On Wednesday, President Barack Obama visited the Islamic Society of Baltimore and delivered a speech on religious tolerance. It was the first time he's visited a mosque during his two terms in office.
The first time, that is, unless you're part of the contingent that is adamant about Obama being a secretly practicing Muslim. Despite being discredited, debunked, disproved (and, ahem, lightly derided), 43% of Republicans still believe, according to a September CNN/ORC poll. What the White House promoted as an event simply meant to show solidarity with Muslim Americans was, said many conservatives, indicative of something else entirely.
In the time leading up to the event, it was pretty easy to find a range of Twitter users — from the ever-vocal social media racist to the right-wing talking head — pointing to the visit as proof of the president's surreptitious faith.
Herewith, proof of the "proof":
While most conservative news sites shied away from drawing a link between the event and the president's faith, some said the mosque visit was a clear show of sympathy for Islamic extremists.
The Washington Examiner cited the mosque's relationship with the Council on American-Islamic Relations to argue the Obama visit would "confer legitimacy on a mosque that joins forces with a terrorist front group." (The New York Times is dismissive of CAIR's supposed links to terrorism, noting the group condemns violence.) Breitbart wrote the mosque was run by an "anti-LGBT hate preacher," while the Daily Caller reported the mosque had "deep extremist ties."
In an article on Glenn Beck's The Blaze, contributor Brad Schaeffer compared the sight of a woman in niqab to "a Tolkien wraith" and noted the mosque's former imam Mohammad Adam el-Sheikh, who left in 2005, was member of "the extremist Muslim Brotherhood in Sudan in the 1970s."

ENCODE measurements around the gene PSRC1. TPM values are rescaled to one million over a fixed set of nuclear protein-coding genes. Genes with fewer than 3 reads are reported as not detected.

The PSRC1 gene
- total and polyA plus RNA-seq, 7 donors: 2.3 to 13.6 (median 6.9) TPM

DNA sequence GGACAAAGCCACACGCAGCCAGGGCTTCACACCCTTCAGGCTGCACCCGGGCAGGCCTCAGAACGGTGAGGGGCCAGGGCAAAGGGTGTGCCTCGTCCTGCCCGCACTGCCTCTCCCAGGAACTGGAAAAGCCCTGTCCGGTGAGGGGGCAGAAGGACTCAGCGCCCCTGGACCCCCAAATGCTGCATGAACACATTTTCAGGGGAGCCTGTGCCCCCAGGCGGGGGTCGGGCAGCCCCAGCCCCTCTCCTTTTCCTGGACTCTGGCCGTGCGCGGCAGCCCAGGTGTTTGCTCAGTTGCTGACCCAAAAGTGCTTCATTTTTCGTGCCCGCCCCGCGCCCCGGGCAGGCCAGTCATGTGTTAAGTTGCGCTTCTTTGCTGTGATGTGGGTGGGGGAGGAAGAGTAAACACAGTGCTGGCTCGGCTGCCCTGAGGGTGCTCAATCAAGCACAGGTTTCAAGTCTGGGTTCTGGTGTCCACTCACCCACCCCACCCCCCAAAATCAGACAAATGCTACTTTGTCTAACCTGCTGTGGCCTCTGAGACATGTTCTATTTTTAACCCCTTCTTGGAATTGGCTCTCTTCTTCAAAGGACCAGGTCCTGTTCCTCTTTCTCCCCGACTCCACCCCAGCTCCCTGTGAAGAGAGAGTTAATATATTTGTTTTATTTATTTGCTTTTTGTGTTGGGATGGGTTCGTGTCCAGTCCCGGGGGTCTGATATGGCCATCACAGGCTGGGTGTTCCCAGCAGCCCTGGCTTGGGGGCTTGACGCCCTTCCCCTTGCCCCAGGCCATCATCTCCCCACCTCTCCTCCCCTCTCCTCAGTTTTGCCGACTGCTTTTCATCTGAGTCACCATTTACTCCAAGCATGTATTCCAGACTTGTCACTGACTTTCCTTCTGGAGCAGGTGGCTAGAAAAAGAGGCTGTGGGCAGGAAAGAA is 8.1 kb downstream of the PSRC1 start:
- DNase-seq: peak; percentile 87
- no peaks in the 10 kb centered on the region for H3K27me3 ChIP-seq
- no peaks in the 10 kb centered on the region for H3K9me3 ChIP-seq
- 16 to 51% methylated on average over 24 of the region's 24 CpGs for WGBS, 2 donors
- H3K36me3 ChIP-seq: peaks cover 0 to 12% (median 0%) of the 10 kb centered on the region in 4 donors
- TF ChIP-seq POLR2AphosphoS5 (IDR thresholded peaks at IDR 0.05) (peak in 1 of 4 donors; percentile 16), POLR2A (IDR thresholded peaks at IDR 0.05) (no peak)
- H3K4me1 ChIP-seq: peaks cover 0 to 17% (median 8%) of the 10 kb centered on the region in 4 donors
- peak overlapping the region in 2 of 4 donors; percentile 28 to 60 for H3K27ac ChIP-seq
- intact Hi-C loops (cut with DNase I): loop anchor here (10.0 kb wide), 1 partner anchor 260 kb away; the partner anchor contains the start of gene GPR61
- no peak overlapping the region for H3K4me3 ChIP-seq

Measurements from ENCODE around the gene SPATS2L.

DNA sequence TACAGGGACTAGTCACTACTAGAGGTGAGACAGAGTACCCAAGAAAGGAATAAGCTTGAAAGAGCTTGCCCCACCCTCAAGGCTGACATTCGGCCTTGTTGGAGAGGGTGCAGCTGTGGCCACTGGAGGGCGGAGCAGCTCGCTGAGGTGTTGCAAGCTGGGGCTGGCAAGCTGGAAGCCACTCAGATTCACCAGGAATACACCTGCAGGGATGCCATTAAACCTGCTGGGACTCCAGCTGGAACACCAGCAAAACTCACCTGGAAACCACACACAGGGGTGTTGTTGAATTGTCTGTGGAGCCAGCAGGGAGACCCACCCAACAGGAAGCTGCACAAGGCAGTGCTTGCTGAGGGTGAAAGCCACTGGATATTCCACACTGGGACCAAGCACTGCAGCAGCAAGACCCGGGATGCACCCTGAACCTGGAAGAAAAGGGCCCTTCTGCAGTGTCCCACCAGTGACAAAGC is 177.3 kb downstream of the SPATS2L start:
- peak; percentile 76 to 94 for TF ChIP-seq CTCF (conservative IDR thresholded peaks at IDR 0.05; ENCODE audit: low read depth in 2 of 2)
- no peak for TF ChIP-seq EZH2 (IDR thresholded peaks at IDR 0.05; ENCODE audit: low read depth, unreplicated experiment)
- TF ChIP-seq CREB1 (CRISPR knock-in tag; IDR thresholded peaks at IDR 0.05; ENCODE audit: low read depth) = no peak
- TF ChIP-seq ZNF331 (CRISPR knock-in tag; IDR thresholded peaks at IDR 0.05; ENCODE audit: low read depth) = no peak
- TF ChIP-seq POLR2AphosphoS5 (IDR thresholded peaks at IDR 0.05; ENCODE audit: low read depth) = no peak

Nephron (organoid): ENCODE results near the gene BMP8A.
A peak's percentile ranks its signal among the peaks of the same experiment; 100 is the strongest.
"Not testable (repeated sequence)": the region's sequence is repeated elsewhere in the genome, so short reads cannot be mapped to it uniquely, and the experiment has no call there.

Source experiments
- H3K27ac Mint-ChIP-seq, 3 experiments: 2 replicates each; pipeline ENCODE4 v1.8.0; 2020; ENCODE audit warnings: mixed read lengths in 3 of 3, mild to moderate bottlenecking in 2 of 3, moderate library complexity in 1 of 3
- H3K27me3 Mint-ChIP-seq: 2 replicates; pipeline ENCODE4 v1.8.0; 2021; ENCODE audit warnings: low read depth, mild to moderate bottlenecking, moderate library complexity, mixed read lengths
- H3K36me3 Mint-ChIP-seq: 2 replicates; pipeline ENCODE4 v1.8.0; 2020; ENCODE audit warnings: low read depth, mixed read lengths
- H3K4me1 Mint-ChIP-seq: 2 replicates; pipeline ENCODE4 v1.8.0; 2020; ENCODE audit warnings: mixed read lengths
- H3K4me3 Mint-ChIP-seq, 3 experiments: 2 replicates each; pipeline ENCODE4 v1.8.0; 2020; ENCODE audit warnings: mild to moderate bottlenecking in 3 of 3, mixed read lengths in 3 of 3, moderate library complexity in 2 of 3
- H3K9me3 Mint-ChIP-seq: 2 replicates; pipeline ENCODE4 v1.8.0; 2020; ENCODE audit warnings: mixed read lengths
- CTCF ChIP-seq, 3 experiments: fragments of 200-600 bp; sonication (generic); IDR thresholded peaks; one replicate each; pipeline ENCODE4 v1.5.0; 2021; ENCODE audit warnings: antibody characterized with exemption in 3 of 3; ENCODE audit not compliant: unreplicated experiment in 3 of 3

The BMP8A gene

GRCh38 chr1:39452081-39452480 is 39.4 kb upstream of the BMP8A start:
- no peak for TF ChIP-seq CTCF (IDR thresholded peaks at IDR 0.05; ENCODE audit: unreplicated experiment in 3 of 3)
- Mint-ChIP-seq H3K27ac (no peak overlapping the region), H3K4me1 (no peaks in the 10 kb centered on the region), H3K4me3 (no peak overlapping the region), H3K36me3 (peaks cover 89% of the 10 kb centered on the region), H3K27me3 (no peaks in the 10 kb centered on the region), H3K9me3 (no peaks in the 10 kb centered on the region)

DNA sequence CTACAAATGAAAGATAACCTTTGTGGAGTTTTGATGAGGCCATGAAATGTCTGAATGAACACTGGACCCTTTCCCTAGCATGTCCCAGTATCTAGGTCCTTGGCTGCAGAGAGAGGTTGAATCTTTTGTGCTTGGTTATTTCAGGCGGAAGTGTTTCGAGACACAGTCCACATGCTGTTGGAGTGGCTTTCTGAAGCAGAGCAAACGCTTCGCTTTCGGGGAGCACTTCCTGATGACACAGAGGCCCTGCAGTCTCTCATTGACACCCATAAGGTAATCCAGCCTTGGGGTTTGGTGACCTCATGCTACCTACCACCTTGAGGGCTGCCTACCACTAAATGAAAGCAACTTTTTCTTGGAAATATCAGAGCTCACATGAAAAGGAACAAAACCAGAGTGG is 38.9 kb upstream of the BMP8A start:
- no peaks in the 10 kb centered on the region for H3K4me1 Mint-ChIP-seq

"And now the president is calling on this same terror accomplice's former home base," Schaeffer wrote. "Is this the level of acquiescence to Islamic conduct that the White House still sees as 'outreach'?"
Finally, PJ Media was arguably the most blunt, citing an Islamic State fatwa as evidence terrorism is "drawn directly from Islamic canon" and "many Muslims actually do want to eliminate, destroy, and sabotage the nation [Obama] is sworn to protect."
Some criticism came from the left on other grounds. Liberal Muslims Asra Q. Nomani and Ify Okoye wrote in the New York Times that the president was implicitly endorsing gender segregation.
"To Muslim women's rights activists fighting for equal access to mosques as part of a broader campaign for reform ... the president's visit to a mosque that practices such blatant inequity represents a step backwards," they wrote.
However, most of the progressive community seemed to back the president as taking a stand against rising Islamophobia in the U.S., following a wave of high-profile Islamic extremist-linked terrorist attacks in 2015.
"This effort to connect the Baltimore Islamic center to extremism — by citing an imam that hasn't worked at the center for a decade — may seem like a stretch, but Maya Berry, executive director of the Arab American Institute, explained to Fox News that such accusations are a common tactic among anti-Islam activists," Think Progress wrote.
The Center for American Progress, a progressive think tank, said conservatives were declaring the president's "guilt by association."
During his visit, the president made light of the persistent "Obama is a Muslim" rumors, according to the Hill.
"Thomas Jefferson's opponents tried to stir things up by suggesting he was a Muslim," he said. "It's true, I'm in good company."